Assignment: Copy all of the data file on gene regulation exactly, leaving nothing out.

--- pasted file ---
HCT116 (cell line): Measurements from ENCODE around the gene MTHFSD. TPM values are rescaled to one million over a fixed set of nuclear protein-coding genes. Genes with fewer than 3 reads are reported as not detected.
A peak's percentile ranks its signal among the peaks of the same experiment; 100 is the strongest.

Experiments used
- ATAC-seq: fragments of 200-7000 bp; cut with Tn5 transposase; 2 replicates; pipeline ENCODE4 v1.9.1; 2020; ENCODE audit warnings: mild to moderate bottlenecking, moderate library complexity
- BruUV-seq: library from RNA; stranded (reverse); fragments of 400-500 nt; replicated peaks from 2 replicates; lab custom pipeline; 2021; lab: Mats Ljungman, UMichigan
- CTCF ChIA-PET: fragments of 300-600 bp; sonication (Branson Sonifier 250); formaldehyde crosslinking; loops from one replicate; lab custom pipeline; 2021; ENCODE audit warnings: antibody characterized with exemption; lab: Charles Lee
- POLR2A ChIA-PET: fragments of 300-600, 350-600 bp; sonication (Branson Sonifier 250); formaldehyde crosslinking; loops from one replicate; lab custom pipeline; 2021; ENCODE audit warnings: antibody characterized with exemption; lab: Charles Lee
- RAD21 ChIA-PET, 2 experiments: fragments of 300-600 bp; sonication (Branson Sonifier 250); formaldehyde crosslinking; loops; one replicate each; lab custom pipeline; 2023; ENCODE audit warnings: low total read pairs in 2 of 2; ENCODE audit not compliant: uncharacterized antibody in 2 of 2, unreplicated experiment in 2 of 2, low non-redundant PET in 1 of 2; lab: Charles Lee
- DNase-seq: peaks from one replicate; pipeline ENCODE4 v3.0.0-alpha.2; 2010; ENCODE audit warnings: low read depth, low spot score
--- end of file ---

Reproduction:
HCT116 (cell line): Measurements from ENCODE around the gene MTHFSD. TPM values are rescaled to one million over a fixed set of nuclear protein-coding genes. Genes with fewer than 3 reads are reported as not detected.
A peak's percentile ranks its signal among the peaks of the same experiment; 100 is the strongest.

Experiments used
- ATAC-seq: fragments of 200-7000 bp; cut with Tn5 transposase; 2 replicates; pipeline ENCODE4 v1.9.1; 2020; ENCODE audit warnings: mild to moderate bottlenecking, moderate library complexity
- BruUV-seq: library from RNA; stranded (reverse); fragments of 400-500 nt; replicated peaks from 2 replicates; lab custom pipeline; 2021; lab: Mats Ljungman, UMichigan
- CTCF ChIA-PET: fragments of 300-600 bp; sonication (Branson Sonifier 250); formaldehyde crosslinking; loops from one replicate; lab custom pipeline; 2021; ENCODE audit warnings: antibody characterized with exemption; lab: Charles Lee
- POLR2A ChIA-PET: fragments of 300-600, 350-600 bp; sonication (Branson Sonifier 250); formaldehyde crosslinking; loops from one replicate; lab custom pipeline; 2021; ENCODE audit warnings: antibody characterized with exemption; lab: Charles Lee
- RAD21 ChIA-PET, 2 experiments: fragments of 300-600 bp; sonication (Branson Sonifier 250); formaldehyde crosslinking; loops; one replicate each; lab custom pipeline; 2023; ENCODE audit warnings: low total read pairs in 2 of 2; ENCODE audit not compliant: uncharacterized antibody in 2 of 2, unreplicated experiment in 2 of 2, low non-redundant PET in 1 of 2; lab: Charles Lee
- DNase-seq: peaks from one replicate; pipeline ENCODE4 v3.0.0-alpha.2; 2010; ENCODE audit warnings: low read depth, low spot score